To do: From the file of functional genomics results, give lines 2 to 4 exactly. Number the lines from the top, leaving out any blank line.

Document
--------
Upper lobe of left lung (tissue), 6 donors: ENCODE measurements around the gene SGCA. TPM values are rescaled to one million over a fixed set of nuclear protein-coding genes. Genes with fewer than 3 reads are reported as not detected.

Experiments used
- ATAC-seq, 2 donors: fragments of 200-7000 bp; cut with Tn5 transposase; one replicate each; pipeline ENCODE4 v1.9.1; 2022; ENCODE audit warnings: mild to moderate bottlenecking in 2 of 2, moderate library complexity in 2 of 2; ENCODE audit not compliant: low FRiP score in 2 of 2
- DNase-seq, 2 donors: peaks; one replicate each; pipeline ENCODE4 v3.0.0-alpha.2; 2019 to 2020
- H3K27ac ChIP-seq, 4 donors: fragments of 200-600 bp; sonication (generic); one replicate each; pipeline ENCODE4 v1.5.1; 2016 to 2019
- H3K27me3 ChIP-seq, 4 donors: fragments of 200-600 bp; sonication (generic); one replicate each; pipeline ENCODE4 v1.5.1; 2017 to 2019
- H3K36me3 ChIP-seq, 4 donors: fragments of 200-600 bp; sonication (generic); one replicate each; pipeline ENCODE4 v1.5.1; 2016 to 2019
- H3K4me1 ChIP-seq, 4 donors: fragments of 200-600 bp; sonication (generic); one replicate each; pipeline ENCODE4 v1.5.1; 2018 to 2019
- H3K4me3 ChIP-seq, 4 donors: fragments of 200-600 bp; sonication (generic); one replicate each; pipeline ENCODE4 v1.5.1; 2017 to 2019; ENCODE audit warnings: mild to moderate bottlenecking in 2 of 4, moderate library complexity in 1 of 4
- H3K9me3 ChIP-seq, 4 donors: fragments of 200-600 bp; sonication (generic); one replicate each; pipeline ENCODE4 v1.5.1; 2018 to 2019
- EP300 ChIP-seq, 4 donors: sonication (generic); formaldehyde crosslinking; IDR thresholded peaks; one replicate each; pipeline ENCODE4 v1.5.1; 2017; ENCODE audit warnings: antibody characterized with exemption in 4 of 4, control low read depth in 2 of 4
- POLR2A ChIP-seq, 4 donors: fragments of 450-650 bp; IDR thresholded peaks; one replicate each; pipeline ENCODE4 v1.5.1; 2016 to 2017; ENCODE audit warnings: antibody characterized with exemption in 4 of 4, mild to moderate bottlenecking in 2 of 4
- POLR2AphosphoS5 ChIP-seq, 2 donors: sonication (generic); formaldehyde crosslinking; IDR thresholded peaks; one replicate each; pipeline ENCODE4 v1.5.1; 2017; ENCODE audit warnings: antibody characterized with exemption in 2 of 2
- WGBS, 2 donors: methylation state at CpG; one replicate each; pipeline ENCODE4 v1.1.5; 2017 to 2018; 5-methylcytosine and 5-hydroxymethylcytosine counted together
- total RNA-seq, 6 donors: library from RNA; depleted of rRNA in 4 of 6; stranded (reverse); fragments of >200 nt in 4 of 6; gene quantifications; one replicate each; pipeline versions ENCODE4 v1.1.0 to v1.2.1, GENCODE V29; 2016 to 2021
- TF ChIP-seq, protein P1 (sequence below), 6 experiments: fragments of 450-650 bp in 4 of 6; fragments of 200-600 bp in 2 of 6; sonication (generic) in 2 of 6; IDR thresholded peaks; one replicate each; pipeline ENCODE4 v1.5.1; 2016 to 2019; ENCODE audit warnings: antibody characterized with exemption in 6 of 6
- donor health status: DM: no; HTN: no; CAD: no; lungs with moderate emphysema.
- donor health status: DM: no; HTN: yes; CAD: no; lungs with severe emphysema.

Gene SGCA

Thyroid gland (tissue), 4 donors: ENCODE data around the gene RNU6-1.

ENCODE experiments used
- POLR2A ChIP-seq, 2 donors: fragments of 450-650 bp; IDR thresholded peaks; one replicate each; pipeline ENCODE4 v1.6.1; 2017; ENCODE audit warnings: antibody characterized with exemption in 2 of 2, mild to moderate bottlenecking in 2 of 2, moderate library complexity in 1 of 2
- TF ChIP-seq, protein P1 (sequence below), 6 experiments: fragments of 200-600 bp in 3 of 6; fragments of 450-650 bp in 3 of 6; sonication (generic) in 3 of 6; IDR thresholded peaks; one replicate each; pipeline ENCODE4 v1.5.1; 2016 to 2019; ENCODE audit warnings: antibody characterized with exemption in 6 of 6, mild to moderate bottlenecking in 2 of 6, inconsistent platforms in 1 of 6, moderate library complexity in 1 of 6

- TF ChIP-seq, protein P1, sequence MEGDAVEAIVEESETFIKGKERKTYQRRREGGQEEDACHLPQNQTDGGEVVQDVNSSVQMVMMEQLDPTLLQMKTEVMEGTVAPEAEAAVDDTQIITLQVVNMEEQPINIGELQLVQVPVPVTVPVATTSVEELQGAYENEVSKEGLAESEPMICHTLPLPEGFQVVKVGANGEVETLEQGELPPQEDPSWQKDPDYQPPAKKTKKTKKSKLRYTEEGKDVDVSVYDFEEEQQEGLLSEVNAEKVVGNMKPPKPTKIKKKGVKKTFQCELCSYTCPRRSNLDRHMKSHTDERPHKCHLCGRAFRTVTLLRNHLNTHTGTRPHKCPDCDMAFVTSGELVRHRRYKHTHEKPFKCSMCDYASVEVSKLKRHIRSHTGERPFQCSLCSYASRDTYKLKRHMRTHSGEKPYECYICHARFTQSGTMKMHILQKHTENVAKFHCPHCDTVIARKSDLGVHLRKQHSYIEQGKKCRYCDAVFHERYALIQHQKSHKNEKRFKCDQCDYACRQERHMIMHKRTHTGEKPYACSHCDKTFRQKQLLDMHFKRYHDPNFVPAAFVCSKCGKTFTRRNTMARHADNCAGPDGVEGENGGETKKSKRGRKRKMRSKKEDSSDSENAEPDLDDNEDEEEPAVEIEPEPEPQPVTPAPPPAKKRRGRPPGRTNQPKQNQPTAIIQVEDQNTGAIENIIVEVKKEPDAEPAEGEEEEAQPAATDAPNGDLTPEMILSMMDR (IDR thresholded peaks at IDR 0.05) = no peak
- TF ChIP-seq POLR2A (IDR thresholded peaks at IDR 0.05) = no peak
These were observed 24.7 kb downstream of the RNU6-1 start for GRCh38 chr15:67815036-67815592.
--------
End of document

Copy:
Experiments used
- ATAC-seq, 2 donors: fragments of 200-7000 bp; cut with Tn5 transposase; one replicate each; pipeline ENCODE4 v1.9.1; 2022; ENCODE audit warnings: mild to moderate bottlenecking in 2 of 2, moderate library complexity in 2 of 2; ENCODE audit not compliant: low FRiP score in 2 of 2
- DNase-seq, 2 donors: peaks; one replicate each; pipeline ENCODE4 v3.0.0-alpha.2; 2019 to 2020